Kingaroy is a hive of construction activity at the moment and South Burnett mayor Keith Campbell couldn’t be happier.
Swickers is making rapid progress on their new $60 million slaughter room, which will increase the plant’s potential processing capacity almost three-fold when it’s finished early next year.
The first parts of the new kill floor’s metal skeleton have already gone up, and its roof is expected to be finished in mid-July.
Meanwhile, Liberty Oil is constructing a modern service station at 125-127 Youngman Street on the site of a former bulk fuel depot that sat vacant for more than a decade.
And in Kingaroy Street, Astill’s Electrical are building a new showroom and workshop for their rapidly expanding company that will incorporate a storage shed complex at the rear.
An industrial estate in lower Youngman Street, opposite the ten pin bowling alley, now has a second building awaiting an operator after the estate’s first building was tenanted by Burnett Water Services.
In the retail arena, McDonalds Family Restaurant underwent a significant upgrade last year; Kingaroy’s Club Hotel is currently undergoing refurbishment; and Ken Mills Toyota’s River Road car dealership unveiled a big expansion in March to accommodate the company’s Kia, Isuzu and Mahindra car franchises.
Three multi-million public infrastructure projects are also proceeding.
Last week, work started on a new $1.86 million roundabout at the intersection of Rogers Drive and the D’Aguilar Highway – a project expected to take six months.
Work is also progressing on the $62 million redevelopment of Kingaroy Hospital, which is expected to keep contractors busy until early 2021.
And Stage 2 of Kingaroy State High School’s $7.5 million performing arts centre is on track for completion later this year.
This flurry of public infrastructure spending comes after the town’s new $2.9 million ambulance station, its new $8 million police station and the $5.3 million refurbishment of Kingaroy’s courthouse were all completed during the past four years.
It also comes in advance of the Council’s own plans to spend up to $8 million refurbishing the town’s CBD; Kingaroy SupaIGA’s plan to expand their supermarket with four new mini-stores; and a new Bunnings approved for a pair of vacant blocks near the Rogers Drive estate.
Mayor Campbell said the number of developments underway in Kingaroy indicated strong faith in the region’s future by the local business community.
However, they weren’t the only projects happening in the South Burnett.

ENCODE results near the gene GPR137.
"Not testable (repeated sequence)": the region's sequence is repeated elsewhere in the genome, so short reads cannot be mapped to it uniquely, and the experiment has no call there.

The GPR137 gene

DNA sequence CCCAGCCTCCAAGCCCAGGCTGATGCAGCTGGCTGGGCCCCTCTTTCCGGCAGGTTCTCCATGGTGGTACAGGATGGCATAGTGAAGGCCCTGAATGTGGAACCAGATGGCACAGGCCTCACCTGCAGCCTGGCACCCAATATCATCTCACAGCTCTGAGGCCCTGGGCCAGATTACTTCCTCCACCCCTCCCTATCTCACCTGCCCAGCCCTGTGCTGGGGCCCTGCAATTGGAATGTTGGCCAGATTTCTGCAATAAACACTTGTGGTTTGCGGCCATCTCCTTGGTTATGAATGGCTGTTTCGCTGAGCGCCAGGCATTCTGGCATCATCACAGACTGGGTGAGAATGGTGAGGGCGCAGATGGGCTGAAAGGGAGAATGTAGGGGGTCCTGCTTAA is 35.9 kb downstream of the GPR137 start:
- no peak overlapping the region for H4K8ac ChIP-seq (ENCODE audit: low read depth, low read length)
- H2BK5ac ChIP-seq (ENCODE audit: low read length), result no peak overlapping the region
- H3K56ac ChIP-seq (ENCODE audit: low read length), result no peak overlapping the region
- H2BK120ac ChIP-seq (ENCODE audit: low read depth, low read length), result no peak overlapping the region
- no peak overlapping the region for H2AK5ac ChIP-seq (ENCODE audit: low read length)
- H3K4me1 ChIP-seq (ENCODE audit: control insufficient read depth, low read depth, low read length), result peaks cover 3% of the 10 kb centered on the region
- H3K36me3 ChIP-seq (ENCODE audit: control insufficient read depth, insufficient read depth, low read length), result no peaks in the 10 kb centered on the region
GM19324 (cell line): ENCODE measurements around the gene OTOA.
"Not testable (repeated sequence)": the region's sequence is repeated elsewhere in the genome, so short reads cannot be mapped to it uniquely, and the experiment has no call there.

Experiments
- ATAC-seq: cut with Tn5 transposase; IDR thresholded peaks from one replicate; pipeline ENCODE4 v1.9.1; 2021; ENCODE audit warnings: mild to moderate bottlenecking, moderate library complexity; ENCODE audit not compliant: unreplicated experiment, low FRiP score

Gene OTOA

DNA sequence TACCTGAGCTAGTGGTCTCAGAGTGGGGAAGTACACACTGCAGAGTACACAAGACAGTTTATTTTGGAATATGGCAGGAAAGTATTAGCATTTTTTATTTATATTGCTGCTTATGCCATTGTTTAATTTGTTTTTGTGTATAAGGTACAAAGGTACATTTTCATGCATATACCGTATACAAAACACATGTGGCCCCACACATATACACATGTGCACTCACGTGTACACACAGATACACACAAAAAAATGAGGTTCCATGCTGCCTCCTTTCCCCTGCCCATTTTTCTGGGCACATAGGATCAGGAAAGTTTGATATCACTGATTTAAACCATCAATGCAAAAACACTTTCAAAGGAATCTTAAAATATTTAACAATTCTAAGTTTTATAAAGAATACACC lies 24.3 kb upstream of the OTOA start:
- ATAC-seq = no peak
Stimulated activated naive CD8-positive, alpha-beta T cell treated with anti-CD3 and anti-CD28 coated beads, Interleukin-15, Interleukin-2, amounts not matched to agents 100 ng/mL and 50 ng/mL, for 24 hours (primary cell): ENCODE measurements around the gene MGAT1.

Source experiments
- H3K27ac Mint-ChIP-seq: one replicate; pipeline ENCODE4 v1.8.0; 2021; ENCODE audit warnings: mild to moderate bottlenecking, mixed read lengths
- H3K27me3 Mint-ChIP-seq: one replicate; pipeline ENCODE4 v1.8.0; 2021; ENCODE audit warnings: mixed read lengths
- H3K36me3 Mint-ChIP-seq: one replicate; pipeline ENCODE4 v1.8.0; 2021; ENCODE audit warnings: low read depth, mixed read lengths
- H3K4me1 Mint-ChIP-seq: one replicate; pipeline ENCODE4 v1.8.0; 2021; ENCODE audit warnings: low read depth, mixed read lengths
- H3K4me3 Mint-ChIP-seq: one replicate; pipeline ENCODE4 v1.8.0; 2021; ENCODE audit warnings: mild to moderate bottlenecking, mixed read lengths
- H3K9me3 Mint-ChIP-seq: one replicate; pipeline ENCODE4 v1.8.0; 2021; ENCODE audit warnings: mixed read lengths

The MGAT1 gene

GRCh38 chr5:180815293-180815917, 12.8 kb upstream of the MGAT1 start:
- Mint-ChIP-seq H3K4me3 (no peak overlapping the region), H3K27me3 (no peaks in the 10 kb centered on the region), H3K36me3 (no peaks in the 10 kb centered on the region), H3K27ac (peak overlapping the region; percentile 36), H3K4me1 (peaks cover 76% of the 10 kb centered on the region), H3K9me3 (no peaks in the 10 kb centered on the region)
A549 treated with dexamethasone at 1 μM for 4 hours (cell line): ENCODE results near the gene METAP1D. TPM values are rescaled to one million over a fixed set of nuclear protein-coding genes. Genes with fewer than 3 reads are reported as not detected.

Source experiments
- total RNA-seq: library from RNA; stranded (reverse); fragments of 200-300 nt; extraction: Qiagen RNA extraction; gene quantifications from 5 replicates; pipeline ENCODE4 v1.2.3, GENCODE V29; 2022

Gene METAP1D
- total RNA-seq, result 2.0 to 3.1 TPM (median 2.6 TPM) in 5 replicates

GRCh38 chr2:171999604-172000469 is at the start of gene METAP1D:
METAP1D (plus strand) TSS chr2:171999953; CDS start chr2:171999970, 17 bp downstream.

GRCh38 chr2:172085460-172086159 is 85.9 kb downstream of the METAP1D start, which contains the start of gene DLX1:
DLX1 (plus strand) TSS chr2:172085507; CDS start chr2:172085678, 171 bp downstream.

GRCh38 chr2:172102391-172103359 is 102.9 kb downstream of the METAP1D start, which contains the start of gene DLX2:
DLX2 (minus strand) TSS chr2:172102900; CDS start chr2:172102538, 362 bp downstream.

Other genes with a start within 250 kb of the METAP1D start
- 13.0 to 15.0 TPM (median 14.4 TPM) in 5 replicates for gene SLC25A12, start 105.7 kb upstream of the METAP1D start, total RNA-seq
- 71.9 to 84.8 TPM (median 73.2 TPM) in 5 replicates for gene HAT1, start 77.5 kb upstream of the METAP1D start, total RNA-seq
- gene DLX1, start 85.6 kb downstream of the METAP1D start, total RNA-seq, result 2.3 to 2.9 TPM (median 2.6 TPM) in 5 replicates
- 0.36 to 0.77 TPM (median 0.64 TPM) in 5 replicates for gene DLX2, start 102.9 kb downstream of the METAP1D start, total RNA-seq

A new IGA supermarket opened in Blackbutt last month; work is proceeding on a new service station in George Street, Nanango; Murgon’s IGA supermarket has been given permission to expand; and the Council recently issued development approvals for two piggeries at Hivesville and Windera which will allow them to more than triple their current output.
Last October, the Council also gave the go-ahead for a 51-unit relocatable home park to be built at the corner of Buckingham and Logan streets in Kingaroy.
In recent months the region’s flat real estate market has seen an upturn, and Mayor Campbell believes at least part of the turnaround is due to the Council adopting a more pro-development attitude over the past year.
“When I was elected as Mayor the Council didn’t have a good name with a lot of developers, and I set out to improve that,” the Mayor said.
“I met with them, found out what their problems were and then looked at what we could do to improve things.
“I think we’ve now found a happy medium that secures the community’s interests but makes our region a more attractive place to invest.
“The growth we’re now seeing is a tick for our new approach.”
The Mayor said the Council doesn’t have any more major project development applications sitting on its books at the moment.
However, he had heard rumours other regional businesses were also planning upgrades or expansions to their sites in the next few years, and he welcomed that.
“When I hear people say the South Burnett is dying because retail is going through a transformation at the moment, I can understand why some people might think that,” he said.
“But the truth is the exact opposite, it’s just that most of the growth is happening outside the retail space.
“What we need to do now is grow our agricultural capacity through better transport routes and irrigation.
“We’re an agricultural area and when our farmers do well, our whole economy does well.
“So that’s something I’m going to keep working on.”